[USRP-users] Description of Timestamp & I/Q samples out of the radio & CHDR
ianb at ionconcepts.com
Wed Dec 10 13:39:32 EST 2014
Try referring to this document for now, its written from an IC design perspective.
On Dec 10, 2014, at 6:06 AM, seb fenn via USRP-users <usrp-users at lists.ettus.com> wrote:
> Many thanks for your answers.
> When you refer to 'The Manual' are you referring to this:
> The point I was trying to make that I am attempting to add custom logic into the FPGA fabric itself. To successfully do this, I need to know EXACTLY the format of data returned over the AXI bus (CHDR data). Looking at software APIs doesn't tell me how this data is structured on the AXI streaming bus, or what it means. For example I need to know which entry in the packet the timestamp is so I can trap it in my logic (I think it is the second word BTW).
> Unless I am completely missing some source of information, it feels as though all I can do is simulate the radio in a VHDL/Verilog testbench, assuming I can work out how to configure it in my testbench. (Or try to work it out from the Verilog).
> BTW I have just come across this:
> Which explains the CHDR format in more detail than I have previously seen.
> Many thanks
>> Hey Sebastian,
>> thanks for checking out RFNoC. I have answers inline.
>> On 12/10/2014 11:22 AM, seb fenn via USRP-users wrote:
>>> Can someone please refer me to some accurate documentation, or
>>> describe, the structure of (CHDR) data coming out of the radio and
>>> into the RFNoC network. In particular:
>> CHDR is described in the manual. You'll need to use your local build of
>> the UHD manual when working with RFNoC.
>>> a) What is the format of the timestamp
>> It counts ticks.
>>> b) Where is the timestamp is the packet
>> See the manual. Also, I recommend the CHDR dissectors for wireshark.
>>> c) How the I and Q samples are arranged in the 64 bit words d) Size
>>> and coding of the I/Q samples (e.g. 16 bit signed?)
>> CHDR does by itself not define the data type; the assumption is that the
>> the block knows what to do with the data.
>> For our typical operations, we use 16-bit signed (as indicated by the
>> "sc16" data description).
>>> e) What is a trailer (as indicated by bit 62 in the header)
>> CHDR does not have a trailer. Bit 62 is part of the packet type (see the
>>> I am coding up blocks to include in the FPGA fabric, not writing
>> Until we've finished all of our RFNoC goals, you'll probably need to do
>> both -- although for starters, adding an XML stub in
>> uhd/usrp/rfnoc/blocks/ will probably do.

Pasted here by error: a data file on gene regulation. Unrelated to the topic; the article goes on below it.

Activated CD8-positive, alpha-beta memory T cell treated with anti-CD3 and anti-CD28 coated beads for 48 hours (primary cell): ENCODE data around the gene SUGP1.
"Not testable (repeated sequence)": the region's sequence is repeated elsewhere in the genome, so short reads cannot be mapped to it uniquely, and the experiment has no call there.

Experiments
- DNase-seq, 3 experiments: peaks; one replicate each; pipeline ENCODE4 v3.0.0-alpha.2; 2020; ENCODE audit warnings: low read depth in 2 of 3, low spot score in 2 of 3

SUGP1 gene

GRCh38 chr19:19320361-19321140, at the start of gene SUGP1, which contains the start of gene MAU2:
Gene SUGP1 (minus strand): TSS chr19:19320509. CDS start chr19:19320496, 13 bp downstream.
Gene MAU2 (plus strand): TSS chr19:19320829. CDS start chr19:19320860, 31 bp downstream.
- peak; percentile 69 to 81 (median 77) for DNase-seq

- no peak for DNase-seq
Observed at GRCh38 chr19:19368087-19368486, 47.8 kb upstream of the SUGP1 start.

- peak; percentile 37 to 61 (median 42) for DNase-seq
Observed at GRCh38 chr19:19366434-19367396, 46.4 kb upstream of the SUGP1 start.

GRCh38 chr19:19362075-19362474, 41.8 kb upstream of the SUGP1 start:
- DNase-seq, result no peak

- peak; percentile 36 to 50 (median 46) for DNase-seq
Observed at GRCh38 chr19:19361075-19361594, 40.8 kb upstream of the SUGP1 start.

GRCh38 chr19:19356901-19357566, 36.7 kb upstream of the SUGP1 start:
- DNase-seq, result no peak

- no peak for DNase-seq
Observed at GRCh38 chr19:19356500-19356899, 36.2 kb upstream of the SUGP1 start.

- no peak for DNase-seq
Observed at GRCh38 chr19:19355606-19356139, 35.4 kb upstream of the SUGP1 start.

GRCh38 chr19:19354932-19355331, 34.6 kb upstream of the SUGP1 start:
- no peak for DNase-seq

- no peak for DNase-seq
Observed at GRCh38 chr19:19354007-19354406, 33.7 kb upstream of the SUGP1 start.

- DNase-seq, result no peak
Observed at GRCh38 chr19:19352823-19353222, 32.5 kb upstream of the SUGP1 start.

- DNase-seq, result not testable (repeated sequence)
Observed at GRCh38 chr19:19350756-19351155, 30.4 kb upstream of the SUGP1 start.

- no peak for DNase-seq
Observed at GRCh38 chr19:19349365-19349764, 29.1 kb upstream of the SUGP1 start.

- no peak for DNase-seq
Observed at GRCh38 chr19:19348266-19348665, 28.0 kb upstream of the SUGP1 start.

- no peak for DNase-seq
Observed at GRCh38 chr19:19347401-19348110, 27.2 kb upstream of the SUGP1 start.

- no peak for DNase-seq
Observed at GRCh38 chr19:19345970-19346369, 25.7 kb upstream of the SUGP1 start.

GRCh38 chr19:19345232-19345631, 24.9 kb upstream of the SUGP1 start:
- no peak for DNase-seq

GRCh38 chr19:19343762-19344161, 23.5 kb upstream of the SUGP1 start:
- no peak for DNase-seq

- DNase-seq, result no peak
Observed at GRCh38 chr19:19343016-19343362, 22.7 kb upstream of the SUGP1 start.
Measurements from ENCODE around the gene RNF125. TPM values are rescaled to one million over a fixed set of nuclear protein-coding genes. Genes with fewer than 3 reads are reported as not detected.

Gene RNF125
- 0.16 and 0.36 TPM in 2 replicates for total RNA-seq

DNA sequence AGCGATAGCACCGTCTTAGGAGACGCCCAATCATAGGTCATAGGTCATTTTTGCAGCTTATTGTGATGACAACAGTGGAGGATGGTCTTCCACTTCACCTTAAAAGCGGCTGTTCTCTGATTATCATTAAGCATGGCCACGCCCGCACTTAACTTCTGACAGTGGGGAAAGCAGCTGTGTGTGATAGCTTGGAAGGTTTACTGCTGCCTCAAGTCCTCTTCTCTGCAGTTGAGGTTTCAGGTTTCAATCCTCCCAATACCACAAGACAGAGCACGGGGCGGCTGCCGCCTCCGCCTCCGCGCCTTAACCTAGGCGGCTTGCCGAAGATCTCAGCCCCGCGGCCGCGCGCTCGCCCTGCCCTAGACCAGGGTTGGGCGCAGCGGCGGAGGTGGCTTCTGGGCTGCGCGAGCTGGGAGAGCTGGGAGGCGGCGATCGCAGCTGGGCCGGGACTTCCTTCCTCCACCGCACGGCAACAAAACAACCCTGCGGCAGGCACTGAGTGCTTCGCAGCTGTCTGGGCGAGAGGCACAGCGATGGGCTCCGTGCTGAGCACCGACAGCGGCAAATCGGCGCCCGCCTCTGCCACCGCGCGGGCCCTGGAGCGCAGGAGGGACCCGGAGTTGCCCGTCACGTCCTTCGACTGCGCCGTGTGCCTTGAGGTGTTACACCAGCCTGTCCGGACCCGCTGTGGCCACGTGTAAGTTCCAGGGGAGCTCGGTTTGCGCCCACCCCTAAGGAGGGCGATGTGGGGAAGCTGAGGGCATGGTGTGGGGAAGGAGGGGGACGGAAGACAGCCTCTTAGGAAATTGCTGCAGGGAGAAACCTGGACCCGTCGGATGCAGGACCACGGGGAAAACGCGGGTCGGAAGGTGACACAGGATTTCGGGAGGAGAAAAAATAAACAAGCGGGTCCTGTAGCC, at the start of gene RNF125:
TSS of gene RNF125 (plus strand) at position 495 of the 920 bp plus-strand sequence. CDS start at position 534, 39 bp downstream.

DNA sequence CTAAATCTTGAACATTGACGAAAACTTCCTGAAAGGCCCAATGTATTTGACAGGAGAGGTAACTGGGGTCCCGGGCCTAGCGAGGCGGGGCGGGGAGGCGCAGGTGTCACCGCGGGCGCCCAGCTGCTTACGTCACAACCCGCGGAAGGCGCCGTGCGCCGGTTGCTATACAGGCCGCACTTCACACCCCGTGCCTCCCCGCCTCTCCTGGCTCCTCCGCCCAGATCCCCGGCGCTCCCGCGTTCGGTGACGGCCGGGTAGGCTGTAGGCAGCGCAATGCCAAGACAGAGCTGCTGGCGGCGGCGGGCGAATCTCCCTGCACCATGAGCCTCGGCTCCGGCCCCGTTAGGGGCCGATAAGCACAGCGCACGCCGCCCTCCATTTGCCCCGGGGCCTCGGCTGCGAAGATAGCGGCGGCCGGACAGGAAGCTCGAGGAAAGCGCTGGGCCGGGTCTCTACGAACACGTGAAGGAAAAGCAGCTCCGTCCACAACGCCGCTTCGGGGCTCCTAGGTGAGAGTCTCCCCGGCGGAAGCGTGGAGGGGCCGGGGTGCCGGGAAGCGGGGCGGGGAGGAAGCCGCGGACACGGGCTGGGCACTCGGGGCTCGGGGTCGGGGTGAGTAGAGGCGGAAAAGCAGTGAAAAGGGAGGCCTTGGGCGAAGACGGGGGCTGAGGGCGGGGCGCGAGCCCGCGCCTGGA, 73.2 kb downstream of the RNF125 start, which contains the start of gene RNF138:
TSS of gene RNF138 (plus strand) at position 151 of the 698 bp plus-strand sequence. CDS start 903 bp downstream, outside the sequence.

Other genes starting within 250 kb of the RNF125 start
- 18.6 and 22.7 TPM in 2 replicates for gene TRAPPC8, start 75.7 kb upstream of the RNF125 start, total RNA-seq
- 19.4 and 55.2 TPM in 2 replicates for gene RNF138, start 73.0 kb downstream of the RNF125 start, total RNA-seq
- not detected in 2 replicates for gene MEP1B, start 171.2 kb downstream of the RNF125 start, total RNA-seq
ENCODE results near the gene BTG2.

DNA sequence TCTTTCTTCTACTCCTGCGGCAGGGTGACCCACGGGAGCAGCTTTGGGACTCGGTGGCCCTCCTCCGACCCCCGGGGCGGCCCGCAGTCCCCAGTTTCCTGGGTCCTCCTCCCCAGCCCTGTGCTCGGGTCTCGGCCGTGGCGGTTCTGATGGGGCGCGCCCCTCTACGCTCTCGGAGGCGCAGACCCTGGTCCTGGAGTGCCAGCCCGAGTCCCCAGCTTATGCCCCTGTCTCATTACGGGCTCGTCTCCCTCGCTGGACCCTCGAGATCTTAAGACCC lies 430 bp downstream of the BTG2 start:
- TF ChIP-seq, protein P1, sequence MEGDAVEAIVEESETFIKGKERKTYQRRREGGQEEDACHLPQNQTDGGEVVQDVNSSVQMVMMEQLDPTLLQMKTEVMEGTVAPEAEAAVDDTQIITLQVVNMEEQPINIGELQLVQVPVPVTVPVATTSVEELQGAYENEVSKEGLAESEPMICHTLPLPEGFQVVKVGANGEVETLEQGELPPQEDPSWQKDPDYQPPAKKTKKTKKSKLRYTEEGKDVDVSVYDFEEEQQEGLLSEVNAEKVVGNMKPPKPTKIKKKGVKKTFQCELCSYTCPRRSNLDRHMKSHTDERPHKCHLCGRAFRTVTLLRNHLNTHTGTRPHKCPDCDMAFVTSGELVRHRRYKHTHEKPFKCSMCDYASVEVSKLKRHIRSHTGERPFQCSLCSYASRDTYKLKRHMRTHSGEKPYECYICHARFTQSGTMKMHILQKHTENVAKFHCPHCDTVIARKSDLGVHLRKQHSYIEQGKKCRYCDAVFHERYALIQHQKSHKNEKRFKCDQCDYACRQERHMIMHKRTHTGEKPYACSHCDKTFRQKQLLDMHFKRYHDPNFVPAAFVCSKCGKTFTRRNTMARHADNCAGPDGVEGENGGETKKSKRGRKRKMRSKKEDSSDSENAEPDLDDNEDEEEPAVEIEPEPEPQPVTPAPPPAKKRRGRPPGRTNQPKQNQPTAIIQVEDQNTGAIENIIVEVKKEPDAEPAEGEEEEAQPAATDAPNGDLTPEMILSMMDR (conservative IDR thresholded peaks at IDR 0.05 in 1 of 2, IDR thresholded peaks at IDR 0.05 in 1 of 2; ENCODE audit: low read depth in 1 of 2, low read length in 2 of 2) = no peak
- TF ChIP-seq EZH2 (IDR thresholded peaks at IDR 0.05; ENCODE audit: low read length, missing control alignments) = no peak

>>> And is there more information on CHDR? I have gleaned some from
>>> simulations and the paper "Simplifying FPGA Design with a Novel
>>> Network on Chip Architecture". But could do with some more complete
>>> descriptions. For example I don't understand why the Packet Size
>>> field in Context Packets in various testbenches (e.g. noc_shell_tb.v)
>>> is set to 16. And there seems to be a three word acknowledgment of a
>>> write to the NoC Shell address space. What is the meaning of the data
>>> in these words, I have guessed some of it , but would like
>> 'context package' is actually a VITA-49 term. It still means the same
>> here, although in CHDR, we can know name all the packet types specifically.
>>> I have seen
>>> https://github.com/EttusResearch/uhd/wiki/RFNoC:--Specification , but
>>> more information would be welcomed. For example is there any guidance
>>> on the usage of the "Upstream Flow Control: Cycles per ACK" and
>>> "Downstream Flow Control: Buffer size" registers? Some of this
>>> information seems inaccurate, for example the " Upstream Flow
>>> Control: Packets per ACK" register seems to be tied low.
>>> Thanks in advance. The RFNoC approach seems a great innovation but
>>> working out how to add my own logic is proving something of a slog at
>>> the moment and I'd welcome more documentation.
>> At this time, all we can offer is the entirety of our sources. Also, the
>> C++ API documentation is fairly complete, and also answers some of your
>> questions on nomenclature.
>> I guess what you really want is a step-by-step tutorial, and I agree it
>> would be nice to have all that. But doing that is would be a waste of
>> everyone's time until all APIs etc. have been finalized -- also, it
>> would slow down the active development, which is still going on at full
>> pace, be assured!
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